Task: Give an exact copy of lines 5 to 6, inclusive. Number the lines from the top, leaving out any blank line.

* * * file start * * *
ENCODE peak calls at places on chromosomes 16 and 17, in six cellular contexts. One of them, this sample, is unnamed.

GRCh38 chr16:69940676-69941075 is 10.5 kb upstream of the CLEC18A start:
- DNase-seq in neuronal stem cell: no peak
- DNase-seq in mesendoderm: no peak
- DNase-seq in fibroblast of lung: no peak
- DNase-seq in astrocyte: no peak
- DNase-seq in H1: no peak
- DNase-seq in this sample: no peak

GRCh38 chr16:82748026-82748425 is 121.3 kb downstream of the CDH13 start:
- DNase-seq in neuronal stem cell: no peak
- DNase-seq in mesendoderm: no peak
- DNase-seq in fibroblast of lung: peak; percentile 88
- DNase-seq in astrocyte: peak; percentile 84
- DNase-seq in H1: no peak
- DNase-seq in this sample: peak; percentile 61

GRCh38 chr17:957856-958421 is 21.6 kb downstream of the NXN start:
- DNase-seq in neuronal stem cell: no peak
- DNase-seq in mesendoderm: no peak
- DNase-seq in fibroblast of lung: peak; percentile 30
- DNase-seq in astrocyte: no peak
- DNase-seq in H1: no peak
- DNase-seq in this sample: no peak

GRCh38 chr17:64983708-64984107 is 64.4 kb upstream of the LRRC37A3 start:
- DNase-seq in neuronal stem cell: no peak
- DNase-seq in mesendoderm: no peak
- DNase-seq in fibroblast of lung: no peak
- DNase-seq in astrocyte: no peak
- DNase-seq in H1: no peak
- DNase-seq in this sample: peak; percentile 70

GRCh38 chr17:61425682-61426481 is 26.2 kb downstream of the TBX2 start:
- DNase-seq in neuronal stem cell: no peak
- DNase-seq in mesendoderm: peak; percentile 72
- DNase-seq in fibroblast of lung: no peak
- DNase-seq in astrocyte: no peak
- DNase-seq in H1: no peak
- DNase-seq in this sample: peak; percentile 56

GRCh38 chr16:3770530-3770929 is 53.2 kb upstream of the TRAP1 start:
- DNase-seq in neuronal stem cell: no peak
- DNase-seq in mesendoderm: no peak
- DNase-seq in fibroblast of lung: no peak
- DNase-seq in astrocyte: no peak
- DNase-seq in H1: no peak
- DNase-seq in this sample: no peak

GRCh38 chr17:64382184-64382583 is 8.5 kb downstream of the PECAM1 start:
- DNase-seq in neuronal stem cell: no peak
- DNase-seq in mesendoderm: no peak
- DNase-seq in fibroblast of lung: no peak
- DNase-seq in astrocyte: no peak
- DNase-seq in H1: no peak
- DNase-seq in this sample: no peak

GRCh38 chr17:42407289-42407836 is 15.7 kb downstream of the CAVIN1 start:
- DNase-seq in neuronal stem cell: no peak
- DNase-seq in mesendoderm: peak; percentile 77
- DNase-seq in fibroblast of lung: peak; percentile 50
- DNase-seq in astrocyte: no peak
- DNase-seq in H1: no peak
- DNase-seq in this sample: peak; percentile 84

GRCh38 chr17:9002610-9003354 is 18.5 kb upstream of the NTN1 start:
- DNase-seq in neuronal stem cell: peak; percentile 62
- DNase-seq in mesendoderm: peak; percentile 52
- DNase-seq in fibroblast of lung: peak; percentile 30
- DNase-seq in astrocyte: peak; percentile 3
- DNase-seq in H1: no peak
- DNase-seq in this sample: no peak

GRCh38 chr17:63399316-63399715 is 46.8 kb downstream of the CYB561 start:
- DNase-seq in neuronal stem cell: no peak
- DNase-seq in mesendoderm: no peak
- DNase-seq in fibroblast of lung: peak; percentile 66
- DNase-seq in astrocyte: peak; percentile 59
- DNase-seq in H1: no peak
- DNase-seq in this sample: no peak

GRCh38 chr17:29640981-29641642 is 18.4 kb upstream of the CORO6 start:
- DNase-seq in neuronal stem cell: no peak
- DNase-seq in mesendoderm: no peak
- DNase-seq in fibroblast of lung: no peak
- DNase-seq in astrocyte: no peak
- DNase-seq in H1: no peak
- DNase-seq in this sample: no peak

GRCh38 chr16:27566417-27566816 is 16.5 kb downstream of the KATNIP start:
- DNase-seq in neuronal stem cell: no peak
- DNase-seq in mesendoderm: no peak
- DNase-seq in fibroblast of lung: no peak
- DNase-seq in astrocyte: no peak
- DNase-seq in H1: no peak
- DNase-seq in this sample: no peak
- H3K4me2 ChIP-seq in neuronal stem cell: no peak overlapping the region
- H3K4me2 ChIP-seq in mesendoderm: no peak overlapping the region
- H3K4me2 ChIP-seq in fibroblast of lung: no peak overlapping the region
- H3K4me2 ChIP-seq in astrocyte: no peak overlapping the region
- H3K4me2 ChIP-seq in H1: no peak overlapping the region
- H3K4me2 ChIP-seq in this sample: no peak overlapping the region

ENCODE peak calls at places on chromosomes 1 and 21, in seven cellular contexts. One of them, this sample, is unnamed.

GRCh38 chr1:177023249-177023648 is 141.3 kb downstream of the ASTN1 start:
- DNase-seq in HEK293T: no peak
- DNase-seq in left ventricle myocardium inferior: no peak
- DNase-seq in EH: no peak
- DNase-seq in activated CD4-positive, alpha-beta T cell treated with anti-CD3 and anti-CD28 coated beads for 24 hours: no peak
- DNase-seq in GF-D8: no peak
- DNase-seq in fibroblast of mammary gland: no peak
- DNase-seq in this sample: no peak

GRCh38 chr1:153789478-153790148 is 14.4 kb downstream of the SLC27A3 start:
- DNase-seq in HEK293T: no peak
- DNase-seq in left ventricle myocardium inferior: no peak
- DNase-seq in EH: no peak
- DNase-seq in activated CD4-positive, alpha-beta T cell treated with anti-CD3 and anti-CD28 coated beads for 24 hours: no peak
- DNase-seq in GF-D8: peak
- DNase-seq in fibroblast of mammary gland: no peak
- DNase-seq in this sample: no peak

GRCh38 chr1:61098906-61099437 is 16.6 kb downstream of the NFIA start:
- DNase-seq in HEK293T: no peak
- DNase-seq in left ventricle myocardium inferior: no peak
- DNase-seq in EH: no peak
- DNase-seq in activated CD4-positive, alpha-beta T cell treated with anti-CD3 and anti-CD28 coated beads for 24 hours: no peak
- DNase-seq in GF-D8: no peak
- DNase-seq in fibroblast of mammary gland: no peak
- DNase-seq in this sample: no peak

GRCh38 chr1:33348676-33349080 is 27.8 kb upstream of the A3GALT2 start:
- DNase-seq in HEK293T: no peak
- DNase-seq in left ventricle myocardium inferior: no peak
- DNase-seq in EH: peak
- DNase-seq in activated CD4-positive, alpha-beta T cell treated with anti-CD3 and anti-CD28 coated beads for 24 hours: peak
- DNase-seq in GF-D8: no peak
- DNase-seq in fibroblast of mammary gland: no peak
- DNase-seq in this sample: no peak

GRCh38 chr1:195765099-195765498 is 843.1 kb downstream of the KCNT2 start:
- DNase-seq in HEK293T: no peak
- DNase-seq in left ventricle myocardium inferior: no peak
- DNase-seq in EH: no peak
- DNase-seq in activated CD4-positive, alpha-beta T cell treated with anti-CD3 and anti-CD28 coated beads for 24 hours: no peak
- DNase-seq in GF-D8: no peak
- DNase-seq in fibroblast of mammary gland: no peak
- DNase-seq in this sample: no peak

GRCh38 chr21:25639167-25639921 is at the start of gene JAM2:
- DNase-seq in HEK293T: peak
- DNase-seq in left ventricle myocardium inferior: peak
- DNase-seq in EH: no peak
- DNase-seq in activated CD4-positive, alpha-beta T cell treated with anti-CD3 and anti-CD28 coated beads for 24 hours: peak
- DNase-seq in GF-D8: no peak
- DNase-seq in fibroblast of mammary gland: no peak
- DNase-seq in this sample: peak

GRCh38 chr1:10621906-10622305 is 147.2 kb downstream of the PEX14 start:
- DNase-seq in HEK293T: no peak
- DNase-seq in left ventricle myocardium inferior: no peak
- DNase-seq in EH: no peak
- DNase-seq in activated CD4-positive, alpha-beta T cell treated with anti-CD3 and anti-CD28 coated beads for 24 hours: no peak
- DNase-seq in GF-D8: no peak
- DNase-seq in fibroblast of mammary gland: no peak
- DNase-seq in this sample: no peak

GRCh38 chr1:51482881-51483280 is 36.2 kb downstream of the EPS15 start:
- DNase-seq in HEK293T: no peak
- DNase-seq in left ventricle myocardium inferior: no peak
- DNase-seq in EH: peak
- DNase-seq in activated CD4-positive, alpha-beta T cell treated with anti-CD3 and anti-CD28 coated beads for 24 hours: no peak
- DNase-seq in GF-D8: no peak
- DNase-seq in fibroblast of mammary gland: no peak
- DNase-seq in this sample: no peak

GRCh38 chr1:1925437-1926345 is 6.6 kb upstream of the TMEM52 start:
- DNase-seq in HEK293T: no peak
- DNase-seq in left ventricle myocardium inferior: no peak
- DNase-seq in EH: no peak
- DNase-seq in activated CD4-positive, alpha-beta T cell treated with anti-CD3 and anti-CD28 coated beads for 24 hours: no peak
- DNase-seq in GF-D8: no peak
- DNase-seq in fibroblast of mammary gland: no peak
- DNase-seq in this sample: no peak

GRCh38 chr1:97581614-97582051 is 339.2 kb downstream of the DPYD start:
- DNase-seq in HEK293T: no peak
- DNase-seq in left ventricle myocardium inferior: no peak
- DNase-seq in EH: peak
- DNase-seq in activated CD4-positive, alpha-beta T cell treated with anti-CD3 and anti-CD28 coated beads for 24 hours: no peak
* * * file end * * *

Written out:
- DNase-seq in fibroblast of lung: no peak
- DNase-seq in astrocyte: no peak